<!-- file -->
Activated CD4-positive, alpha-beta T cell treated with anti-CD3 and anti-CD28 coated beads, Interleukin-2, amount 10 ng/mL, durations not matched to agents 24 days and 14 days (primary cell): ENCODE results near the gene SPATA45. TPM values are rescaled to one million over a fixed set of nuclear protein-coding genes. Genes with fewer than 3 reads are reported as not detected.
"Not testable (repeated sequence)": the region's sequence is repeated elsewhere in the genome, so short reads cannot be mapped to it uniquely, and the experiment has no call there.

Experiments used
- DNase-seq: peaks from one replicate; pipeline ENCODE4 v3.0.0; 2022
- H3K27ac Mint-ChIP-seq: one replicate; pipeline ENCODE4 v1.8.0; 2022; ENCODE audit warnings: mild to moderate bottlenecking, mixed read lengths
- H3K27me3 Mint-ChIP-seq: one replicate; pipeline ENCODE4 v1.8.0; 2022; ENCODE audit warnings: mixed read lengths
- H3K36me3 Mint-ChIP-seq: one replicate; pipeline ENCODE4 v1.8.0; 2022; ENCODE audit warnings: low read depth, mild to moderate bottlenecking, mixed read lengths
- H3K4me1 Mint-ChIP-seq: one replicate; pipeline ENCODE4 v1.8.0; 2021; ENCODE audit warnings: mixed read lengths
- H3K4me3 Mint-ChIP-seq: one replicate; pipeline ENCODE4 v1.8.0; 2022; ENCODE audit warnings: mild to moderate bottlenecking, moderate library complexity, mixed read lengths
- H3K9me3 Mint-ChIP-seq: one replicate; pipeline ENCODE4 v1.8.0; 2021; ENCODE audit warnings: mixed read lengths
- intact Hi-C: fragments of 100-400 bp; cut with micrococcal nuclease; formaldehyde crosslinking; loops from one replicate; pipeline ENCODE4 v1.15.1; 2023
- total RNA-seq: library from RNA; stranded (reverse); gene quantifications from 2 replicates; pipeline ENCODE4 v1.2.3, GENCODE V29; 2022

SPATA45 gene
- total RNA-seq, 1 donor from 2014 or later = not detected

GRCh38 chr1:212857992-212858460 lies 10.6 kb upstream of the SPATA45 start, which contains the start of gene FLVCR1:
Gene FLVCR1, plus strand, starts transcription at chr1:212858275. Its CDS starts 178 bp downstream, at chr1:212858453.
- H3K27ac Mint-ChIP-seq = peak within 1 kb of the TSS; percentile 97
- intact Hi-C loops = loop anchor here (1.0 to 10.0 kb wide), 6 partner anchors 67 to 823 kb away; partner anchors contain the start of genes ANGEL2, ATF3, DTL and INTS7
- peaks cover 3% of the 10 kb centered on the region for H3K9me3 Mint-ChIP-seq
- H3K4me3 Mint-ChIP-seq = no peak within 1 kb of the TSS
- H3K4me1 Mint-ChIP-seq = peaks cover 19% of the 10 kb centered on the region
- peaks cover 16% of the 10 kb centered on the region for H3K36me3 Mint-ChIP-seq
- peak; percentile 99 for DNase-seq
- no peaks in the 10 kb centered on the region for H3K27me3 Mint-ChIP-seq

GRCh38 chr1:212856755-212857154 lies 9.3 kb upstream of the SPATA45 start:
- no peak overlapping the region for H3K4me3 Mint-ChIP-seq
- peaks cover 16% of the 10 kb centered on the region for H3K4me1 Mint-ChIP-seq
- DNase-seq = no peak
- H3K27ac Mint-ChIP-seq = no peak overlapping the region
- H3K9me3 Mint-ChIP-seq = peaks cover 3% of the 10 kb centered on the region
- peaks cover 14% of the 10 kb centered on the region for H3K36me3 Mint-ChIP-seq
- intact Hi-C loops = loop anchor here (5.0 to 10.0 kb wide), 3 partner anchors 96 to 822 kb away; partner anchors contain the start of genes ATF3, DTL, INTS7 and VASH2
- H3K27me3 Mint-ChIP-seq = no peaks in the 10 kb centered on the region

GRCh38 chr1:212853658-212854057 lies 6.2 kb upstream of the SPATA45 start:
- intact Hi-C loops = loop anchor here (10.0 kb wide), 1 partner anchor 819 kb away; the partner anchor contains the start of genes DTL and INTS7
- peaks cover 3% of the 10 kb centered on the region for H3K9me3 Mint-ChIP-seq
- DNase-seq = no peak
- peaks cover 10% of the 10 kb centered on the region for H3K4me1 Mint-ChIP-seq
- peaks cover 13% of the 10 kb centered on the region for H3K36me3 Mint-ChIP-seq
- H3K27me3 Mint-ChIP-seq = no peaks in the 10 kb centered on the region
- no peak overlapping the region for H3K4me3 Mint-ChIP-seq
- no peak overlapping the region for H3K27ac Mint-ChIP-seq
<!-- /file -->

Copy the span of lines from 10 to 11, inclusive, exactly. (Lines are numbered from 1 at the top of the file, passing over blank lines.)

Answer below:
- H3K9me3 Mint-ChIP-seq: one replicate; pipeline ENCODE4 v1.8.0; 2021; ENCODE audit warnings: mixed read lengths
- intact Hi-C: fragments of 100-400 bp; cut with micrococcal nuclease; formaldehyde crosslinking; loops from one replicate; pipeline ENCODE4 v1.15.1; 2023